This is what we want for our children, and that is why (eventually) I did not let  mine read ahead in their schoolbooks- I did let them read pretty much  as much as they wanted and as fast as they wanted in other books, and  they had access to thousands of titles to choose from- but they really were not supposed to read ahead in their schoolbooks.  I discovered, once I implemented it, that this works, and it works really well.

I didn't begin this way.   Before we fully implemented Charlotte Mason principles, if I was reading a schoolbook to the children and it was time to stop, and they begged for more, I would keep reading. It was fine by me if we ripped through an entire book in a day instead of spreading it out over a few weeks.
Before I actually tried this, stopping while a child was still interested was anathema to me – I thought it a terrible, ridiculous thing to do, and it went against all my assumptions.
But like so many of Miss Mason’s ideas, when I actually tried putting it into practice, the results made me a believer. In fact, I even got extra ‘narrations’ as my children would come up to me sometimes during lunch or while we were at the park and suddenly say, “I just can’t believe that he’s dead!” and I, startled, would say, “who?” and then they proceed to tell me their concerns about where some story is going and what is going to happen and their indignation at the behaviour of some character.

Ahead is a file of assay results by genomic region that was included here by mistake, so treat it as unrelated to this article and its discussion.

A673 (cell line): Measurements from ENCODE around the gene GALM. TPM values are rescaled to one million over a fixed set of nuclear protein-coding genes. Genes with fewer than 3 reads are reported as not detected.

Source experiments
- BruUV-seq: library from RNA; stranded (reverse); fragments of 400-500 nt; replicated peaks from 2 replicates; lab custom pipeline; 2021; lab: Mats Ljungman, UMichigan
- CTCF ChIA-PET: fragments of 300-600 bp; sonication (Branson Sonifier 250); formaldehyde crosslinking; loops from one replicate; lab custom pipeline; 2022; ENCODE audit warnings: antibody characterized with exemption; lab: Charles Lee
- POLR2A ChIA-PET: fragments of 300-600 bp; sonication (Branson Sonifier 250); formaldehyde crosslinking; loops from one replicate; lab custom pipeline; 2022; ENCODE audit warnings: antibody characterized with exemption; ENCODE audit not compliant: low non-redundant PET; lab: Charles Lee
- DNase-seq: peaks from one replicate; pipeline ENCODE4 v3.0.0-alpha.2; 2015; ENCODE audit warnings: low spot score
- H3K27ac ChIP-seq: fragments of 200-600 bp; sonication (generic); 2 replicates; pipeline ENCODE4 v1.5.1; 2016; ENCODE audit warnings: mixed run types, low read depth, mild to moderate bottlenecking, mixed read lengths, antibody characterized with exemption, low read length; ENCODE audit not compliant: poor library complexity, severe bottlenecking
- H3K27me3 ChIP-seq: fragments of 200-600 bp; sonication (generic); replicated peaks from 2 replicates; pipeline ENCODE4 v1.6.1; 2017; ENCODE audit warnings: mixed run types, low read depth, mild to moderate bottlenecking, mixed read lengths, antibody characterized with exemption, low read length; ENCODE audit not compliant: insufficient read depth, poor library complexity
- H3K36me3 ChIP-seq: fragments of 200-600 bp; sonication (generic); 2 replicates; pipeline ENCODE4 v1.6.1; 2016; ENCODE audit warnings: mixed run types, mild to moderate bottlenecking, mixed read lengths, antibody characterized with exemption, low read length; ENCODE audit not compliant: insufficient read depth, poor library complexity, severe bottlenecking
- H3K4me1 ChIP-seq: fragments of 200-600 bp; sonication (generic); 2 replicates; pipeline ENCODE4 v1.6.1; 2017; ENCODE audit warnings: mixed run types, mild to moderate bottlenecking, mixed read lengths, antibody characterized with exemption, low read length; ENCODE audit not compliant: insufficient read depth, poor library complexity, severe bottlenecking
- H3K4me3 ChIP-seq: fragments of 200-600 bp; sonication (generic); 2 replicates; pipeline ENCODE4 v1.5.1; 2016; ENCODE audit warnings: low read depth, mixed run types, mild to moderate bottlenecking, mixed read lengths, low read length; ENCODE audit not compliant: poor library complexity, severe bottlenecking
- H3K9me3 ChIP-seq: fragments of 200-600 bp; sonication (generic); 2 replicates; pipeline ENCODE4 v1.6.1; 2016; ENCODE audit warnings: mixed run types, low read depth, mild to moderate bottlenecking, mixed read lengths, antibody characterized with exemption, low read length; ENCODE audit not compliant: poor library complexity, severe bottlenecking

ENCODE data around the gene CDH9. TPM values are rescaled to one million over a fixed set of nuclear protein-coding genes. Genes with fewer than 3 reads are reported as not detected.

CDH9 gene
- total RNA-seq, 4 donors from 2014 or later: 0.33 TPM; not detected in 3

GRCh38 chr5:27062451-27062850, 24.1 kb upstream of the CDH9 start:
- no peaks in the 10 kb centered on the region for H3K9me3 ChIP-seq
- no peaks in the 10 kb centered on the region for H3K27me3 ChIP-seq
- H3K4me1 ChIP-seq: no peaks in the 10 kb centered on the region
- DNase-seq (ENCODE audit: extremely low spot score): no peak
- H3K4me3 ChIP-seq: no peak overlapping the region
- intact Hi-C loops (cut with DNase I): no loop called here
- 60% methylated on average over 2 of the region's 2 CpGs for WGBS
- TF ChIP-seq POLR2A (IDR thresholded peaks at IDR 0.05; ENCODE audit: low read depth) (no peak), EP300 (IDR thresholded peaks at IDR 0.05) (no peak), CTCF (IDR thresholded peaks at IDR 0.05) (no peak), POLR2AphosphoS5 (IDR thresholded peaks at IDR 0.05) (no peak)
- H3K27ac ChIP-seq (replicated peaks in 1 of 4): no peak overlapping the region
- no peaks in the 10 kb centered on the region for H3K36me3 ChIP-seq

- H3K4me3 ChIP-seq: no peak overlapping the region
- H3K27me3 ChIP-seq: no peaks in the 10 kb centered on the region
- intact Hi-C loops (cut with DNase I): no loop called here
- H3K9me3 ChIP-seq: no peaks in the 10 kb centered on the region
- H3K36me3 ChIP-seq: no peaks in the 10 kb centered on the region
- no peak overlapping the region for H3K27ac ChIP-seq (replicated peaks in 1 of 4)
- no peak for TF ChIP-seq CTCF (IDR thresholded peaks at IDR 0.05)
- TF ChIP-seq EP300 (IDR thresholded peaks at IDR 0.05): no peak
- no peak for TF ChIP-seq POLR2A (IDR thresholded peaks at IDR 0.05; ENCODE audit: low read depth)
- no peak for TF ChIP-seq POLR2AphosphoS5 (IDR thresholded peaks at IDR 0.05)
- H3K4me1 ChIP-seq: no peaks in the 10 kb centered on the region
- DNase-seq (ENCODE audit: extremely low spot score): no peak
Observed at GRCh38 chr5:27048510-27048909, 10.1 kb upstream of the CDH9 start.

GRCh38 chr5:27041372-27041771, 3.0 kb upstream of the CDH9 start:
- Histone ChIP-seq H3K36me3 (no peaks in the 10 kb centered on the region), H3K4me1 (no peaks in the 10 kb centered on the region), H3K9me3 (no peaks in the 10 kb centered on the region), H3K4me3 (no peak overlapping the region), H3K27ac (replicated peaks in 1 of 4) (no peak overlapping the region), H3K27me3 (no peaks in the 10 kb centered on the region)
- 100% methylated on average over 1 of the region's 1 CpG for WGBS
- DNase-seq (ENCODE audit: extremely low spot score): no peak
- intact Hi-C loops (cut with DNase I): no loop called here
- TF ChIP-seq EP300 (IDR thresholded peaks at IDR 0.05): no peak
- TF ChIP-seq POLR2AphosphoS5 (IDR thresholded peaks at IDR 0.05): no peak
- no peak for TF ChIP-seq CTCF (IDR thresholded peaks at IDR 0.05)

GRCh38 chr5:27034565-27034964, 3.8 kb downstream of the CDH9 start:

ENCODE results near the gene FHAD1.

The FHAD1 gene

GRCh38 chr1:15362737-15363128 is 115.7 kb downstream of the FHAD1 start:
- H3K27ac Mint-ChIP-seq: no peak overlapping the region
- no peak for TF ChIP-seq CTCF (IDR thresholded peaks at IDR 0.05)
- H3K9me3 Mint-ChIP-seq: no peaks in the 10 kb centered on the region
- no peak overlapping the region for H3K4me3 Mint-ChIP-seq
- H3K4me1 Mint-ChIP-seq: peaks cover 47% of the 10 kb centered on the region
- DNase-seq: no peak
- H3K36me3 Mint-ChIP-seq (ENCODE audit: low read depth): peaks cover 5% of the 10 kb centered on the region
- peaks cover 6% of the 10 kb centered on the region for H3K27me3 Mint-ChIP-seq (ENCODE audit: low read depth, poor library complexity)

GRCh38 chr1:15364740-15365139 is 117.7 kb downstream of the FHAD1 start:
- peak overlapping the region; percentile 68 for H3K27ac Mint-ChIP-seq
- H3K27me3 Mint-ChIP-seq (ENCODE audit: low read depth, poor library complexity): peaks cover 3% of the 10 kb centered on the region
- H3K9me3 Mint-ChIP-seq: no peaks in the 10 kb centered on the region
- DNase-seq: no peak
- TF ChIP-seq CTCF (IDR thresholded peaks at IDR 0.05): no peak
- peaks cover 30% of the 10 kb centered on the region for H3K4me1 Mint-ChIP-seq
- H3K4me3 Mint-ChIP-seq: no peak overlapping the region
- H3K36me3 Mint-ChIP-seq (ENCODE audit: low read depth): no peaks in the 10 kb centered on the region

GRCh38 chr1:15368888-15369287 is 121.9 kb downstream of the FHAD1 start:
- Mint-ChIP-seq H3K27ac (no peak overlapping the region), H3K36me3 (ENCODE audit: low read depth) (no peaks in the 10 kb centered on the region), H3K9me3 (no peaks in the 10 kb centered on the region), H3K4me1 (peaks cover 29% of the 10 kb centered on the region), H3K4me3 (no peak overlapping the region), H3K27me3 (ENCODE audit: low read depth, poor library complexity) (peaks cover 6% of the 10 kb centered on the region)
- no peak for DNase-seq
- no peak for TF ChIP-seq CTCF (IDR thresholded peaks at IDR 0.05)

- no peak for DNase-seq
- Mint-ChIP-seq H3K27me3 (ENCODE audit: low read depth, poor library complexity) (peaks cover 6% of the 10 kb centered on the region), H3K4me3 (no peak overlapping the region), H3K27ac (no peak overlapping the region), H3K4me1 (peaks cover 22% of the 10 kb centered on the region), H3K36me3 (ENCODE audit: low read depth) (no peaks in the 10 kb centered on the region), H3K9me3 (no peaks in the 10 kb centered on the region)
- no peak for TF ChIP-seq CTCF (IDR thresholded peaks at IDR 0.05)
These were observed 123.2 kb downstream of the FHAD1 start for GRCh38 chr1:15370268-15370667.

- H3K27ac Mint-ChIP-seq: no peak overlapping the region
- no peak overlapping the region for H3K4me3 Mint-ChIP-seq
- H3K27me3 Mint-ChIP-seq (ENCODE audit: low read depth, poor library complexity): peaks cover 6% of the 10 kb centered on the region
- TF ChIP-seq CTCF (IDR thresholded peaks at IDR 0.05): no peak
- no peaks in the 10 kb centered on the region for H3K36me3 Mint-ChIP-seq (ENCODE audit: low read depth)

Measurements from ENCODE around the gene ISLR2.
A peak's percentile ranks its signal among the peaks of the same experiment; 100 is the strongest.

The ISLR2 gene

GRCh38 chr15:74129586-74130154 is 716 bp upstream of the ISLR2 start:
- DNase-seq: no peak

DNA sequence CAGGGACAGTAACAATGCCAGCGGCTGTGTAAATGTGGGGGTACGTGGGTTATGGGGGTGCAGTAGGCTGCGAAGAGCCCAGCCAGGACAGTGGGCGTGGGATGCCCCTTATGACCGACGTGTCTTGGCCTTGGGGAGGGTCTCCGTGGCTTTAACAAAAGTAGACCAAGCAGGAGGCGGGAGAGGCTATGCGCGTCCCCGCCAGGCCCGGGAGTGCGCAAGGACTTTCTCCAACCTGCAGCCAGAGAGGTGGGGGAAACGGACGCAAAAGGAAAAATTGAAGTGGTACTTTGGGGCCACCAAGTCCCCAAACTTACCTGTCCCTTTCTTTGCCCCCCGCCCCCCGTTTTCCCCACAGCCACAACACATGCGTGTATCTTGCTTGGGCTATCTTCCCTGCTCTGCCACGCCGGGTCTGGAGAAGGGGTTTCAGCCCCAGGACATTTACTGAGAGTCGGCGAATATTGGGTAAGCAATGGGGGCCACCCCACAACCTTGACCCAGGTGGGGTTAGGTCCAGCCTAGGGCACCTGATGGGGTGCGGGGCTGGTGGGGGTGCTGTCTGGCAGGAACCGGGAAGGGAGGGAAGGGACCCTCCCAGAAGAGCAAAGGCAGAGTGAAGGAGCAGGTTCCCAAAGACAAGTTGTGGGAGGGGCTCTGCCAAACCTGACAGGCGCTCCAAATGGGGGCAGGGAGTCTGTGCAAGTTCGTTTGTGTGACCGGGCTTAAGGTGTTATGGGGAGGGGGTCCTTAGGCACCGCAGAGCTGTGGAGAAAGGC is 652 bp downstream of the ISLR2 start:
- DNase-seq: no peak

They soaked in details while they were away from the book- they marinated their brains in the whys, hows, and what happens next.  One of them would come up to me for several days between readings to tell me, "Mama I've been thinking about why the King did what he did, and what's going to happen next, and I think... " and she would share some remarkable reasoning, pulling together tiny details to draw conclusions, often correctly, and always with more insight than she'd had when I let her gallop through her books. 
You’ve heard of the slow food movement, right? (Right?) Lindsay Waters wants to start another new movement of her own, a slow reading movement. Of course, Charlotte Mason got there earlier, and Charlotte herself was only explaining ground that had been covered by philosophers before her. She didn't just make it up brand new.   If you've read and enjoyed Charlotte Mason's writings, you will find much that strikes a resonant chord in the article linked above.
Here are a few excerpts from Mr. Waters’ essay, published in The Chronicle of Higher Education, where he laments the trend toward valuing speed over careful, thoughtful reading: 
The Monty Python crew made fun of this imperative in its “All-England Summarize Proust Competition” for the best synopsis of Proust’s seven-volume Remembrance of Things Past in 15 seconds. The fun poked at attempts to speed-read the classics was as painful as Chaplin’s effort to survive industrialization. And it’s no joke: Imagine radiologists forced to read 13 mammograms per hour, without interrupting their reading to speak to the women whose scans they are analyzing. I know of at least one such case.
He says that what is done in the preschools and grade schools today will affect grad programs years from now (which should be obvious, but the obvious often isn’t). This has already happened in large degree, as we increasingly see college programs today dumbed down again to accommodate the products of the current high school programs, where reading and thinking is hardly valued at all. Much of this is, says Waters, “due to the willful embrace of methods for teaching reading that are inimical to reading in depth.”